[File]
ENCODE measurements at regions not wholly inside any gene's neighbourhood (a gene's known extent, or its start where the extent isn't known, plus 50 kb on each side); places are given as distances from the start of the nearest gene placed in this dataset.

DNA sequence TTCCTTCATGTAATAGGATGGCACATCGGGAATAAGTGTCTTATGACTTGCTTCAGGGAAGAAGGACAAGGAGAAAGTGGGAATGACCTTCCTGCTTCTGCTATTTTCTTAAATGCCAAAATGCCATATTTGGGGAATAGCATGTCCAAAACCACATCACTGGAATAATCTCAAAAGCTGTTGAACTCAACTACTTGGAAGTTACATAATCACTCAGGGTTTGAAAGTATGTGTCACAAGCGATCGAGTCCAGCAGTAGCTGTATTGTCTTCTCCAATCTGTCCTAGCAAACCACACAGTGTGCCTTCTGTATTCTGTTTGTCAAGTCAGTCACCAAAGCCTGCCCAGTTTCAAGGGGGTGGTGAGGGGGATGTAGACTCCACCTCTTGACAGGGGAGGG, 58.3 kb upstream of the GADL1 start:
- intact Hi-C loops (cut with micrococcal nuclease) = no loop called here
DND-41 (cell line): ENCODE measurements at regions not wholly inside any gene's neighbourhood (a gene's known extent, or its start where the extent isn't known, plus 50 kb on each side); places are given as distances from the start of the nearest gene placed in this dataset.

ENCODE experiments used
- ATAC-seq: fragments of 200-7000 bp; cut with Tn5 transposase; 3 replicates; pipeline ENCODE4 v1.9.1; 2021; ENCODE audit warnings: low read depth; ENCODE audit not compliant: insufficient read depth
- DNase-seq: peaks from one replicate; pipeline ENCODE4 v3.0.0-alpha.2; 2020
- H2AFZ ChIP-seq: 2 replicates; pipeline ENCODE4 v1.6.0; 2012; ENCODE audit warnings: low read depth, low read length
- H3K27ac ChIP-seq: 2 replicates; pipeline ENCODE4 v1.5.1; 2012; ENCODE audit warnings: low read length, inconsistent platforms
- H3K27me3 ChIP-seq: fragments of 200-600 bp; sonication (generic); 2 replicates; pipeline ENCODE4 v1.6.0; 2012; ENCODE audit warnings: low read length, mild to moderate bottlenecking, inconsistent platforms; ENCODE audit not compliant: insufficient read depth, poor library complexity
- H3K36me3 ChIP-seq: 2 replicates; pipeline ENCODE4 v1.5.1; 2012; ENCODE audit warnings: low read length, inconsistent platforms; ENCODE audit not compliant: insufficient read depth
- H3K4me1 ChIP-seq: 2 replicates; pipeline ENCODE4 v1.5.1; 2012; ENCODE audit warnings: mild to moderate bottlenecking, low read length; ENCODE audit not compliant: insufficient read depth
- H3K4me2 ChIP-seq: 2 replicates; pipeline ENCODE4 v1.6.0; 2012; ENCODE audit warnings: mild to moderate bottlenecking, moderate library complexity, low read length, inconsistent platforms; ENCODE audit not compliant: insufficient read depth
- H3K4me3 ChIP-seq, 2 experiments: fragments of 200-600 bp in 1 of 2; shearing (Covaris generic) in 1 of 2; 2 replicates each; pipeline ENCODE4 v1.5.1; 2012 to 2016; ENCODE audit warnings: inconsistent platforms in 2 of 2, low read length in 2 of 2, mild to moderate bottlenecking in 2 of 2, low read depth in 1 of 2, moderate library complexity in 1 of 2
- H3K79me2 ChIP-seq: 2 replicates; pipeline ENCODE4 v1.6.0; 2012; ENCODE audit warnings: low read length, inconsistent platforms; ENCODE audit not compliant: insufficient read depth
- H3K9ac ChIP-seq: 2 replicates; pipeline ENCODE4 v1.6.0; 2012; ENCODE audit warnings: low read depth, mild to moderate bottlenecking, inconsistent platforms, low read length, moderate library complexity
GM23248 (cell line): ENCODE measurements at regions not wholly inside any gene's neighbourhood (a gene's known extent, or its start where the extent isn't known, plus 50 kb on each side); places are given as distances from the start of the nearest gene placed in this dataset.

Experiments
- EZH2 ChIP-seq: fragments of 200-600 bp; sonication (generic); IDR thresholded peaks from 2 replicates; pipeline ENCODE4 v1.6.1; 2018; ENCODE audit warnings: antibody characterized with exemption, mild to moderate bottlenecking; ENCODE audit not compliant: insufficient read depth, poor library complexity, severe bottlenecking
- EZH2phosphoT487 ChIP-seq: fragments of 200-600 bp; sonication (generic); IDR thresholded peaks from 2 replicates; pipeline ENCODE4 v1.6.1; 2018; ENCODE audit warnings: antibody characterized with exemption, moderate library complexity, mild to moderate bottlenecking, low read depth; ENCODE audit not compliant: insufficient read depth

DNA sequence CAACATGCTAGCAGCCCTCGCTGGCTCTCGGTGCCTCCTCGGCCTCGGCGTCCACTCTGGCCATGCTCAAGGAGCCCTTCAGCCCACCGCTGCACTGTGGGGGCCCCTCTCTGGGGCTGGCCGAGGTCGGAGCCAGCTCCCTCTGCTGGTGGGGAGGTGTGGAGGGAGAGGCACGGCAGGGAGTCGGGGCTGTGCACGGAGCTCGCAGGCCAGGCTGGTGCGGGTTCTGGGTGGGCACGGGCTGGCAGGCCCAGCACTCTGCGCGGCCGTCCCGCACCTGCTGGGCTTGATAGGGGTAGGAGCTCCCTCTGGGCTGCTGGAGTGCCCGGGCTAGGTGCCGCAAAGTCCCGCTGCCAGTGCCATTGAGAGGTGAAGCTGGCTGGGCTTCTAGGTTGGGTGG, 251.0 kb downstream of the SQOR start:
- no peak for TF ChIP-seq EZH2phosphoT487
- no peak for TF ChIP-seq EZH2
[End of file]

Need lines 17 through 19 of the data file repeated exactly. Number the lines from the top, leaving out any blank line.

GM23248 (cell line): ENCODE measurements at regions not wholly inside any gene's neighbourhood (a gene's known extent, or its start where the extent isn't known, plus 50 kb on each side); places are given as distances from the start of the nearest gene placed in this dataset.

Experiments
- EZH2 ChIP-seq: fragments of 200-600 bp; sonication (generic); IDR thresholded peaks from 2 replicates; pipeline ENCODE4 v1.6.1; 2018; ENCODE audit warnings: antibody characterized with exemption, mild to moderate bottlenecking; ENCODE audit not compliant: insufficient read depth, poor library complexity, severe bottlenecking